• Sat
  • Aug 2, 2014
  • Updated: 12:18pm

NZ lures Chinese buyers

PUBLISHED : Wednesday, 23 February, 2011, 12:00am
UPDATED : Wednesday, 23 February, 2011, 12:00am

The pulling power of New Zealand's clean, green image is not lost on Chinese investors, who are looking to New Zealand's food bowl with acquisitions in mind.

Last year, Hong Kong-listed Natural Dairy (NZ) Holdings Limited, a mining company rebranded, launched proceedings to buy dairy farm assets and milk-powder production plants in New Zealand. As soon as its bid failed earlier this month, another Chinese hopeful stepped up to the plate.

This followed last year's controlling share buyout of New Zealand-based milk processor Synlait Milk by Bright Dairy & Food, owned by the Shanghai municipal government. Chinese foreign direct investment is pouring into other sectors as well, including construction, following deeper economic, cultural, trade and tourism ties between the two nations.

The flow-on for real estate is that property investors seem to be following suit. Peter Thompson, managing director of Barfoot & Thompson, Auckland's biggest real estate agent, reports a significant increase in inquiries from would-be buyers in Hong Kong and the mainland.

He says the inquiry level, which has been increasing steadily for several years, has spiked in the past three months. Interest is coming from across Asia, but particularly from Hong Kong and the mainland.

Many are parents educating their children in New Zealand and who want to have a local base. Others are purely property investors for whom greener pastures beckon, as legislation introduced to cool the mainland's heated property market prevents them from buying more real estate in certain mainland cities. New Zealand remains open to foreign property ownership, and the currency exchange makes it a value proposition, Thompson says.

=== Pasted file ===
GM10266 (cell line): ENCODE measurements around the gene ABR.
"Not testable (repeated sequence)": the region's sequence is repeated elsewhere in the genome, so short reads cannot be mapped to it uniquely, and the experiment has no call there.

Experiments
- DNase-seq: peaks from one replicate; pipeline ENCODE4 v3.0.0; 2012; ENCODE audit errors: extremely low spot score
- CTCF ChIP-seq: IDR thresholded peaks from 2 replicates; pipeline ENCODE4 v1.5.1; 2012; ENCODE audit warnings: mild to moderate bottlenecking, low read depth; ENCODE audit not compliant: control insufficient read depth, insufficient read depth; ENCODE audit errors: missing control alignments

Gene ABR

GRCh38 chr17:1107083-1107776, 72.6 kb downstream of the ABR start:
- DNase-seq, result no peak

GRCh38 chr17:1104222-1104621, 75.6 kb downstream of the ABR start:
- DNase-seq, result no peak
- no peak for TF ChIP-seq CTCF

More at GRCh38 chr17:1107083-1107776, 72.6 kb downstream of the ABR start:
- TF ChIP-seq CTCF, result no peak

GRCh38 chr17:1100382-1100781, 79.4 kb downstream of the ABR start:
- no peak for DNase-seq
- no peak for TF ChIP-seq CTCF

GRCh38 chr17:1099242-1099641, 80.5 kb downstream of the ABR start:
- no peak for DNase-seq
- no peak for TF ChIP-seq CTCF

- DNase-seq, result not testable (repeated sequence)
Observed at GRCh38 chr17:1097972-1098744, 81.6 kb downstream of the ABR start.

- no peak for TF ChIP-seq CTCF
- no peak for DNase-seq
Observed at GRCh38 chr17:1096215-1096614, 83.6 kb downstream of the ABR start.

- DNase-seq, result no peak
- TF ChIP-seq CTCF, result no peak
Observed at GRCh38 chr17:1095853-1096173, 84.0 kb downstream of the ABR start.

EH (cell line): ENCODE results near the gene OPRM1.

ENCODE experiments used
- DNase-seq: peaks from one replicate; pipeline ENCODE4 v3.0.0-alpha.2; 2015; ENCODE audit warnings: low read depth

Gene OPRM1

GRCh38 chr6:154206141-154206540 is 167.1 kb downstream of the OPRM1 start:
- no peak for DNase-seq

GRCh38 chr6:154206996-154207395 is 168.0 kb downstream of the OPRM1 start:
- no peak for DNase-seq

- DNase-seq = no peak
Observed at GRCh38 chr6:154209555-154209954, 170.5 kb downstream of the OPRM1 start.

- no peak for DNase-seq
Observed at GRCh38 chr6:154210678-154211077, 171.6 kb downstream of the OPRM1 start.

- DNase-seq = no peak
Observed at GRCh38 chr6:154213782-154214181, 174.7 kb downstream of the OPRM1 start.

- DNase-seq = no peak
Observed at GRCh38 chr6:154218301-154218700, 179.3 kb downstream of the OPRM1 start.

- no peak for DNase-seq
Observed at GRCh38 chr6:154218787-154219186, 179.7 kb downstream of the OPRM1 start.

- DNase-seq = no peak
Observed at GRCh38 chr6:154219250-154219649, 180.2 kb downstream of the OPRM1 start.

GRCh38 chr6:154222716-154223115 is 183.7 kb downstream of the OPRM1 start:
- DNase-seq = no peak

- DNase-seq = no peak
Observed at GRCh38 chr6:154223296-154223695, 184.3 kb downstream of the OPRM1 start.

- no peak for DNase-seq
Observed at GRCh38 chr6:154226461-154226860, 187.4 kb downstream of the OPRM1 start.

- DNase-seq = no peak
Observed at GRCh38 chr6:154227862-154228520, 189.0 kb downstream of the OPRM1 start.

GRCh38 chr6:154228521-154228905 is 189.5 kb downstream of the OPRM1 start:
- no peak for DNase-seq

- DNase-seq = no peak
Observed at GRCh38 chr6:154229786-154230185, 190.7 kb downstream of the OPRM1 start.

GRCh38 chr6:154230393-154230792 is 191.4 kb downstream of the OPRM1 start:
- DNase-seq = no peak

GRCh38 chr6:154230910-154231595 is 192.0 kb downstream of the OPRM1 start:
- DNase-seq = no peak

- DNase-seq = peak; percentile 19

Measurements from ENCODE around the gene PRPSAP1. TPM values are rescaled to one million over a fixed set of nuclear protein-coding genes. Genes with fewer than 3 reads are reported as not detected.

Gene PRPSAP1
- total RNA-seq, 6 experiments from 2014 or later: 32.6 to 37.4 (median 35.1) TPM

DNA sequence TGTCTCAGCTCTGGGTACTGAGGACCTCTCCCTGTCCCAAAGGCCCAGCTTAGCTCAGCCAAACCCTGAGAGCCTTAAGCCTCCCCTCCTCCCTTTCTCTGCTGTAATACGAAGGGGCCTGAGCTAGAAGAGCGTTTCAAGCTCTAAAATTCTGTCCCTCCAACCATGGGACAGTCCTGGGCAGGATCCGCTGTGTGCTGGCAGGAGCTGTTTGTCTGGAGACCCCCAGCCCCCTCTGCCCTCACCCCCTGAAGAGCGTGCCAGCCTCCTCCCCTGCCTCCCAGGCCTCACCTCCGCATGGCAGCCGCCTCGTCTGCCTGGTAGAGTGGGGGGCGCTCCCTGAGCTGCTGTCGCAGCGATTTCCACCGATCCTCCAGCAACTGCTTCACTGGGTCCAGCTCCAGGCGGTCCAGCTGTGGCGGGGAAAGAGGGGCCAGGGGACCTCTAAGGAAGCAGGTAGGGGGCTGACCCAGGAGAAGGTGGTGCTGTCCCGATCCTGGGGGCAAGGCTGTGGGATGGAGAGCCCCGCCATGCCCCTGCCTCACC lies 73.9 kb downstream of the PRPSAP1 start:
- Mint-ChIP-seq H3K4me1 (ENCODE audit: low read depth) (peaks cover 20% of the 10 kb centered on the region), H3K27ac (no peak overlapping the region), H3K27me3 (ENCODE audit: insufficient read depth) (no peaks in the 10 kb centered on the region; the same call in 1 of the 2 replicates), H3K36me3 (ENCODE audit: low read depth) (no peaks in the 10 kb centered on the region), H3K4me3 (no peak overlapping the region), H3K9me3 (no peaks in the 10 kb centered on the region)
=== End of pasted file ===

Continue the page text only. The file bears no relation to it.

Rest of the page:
'There are some very good properties in New Zealand, making it affordable for overseas buyers to get a better property. We're seeing quite a few buying in the higher-end sector.'

Peter Holmes, sales manager at Crockers Property, agrees. He sees inquiries from Hong Kong and the mainland as a bright spot in an otherwise lacklustre market.

Crocker's latest market research, for this month, shows 'not a lot of up' for Auckland property owners. It found the median price of houses sold last December was lower than a year earlier, while, in a 'double whammy', the number of sales also dropped by 20 per cent. Landlords fared better, with rents rising by up to five per cent. Holmes describes this as a common trend in difficult times - a tight market and rising interest rates force more people out of home ownership, deepening the pool of renters.

The ensuing rental shortage could impact the sales cycle again, Holmes says.

'With consecutive months of positive migration flows, and little or no growth in new development projects, all the signs are there for an increasing sales market for 2011. Historically, an uplift in sales tends to lag about six months behind the increase in the rental market. Conditions are even more definite this time around as there has been only a minimum of development projects coming on stream in the last three years, which is creating a shortage of properties in Auckland.'

Holmes notes, however, that activity seems to be improving, with the number of unconditional sales at Crocker halfway through this month surpassing last month's total. 'This reinforces the anecdotal evidence we are hearing,' he says, crediting New Zealand's positive migration flows, relatively low mortgage interest rates and improving economic confidence.

'I also feel as New Zealand gets closer to hosting the Rugby World Cup, business and personal confidence levels will lift even higher which should have a very positive effect on the markets in general - the sales and rental property markets.'

Cultural ties also play a role in attracting Hong Kong and mainland investors, Holmes believes.

'Inflows from China are still very strong as New Zealand [and particularly Auckland] is viewed as less crowded and less polluted than their homeland,' he says. 'The relaxed, healthy way of life appeals as well as the educational opportunities, so New Zealand is seen as a very positive place to invest in and migrate to. More than 15 per cent of Auckland's population is of Asian origin, so they have become an integral part of our community.' Like the living environment, investment opportunities are considered to be fairly safe, Holmes says. These range from entry level to top end, with interest coming from private buyers and institutional investors alike.

Chinese parents wanting a base to house their student children will usually want an inner-city apartment. Families looking to migrate to New Zealand prefer properties in the upper end of the market within the top school zones.

Savvy Chinese investors may also have spotted the low ebb in the Auckland property cycle, and note the indicators of a rental shortage over the next decade.

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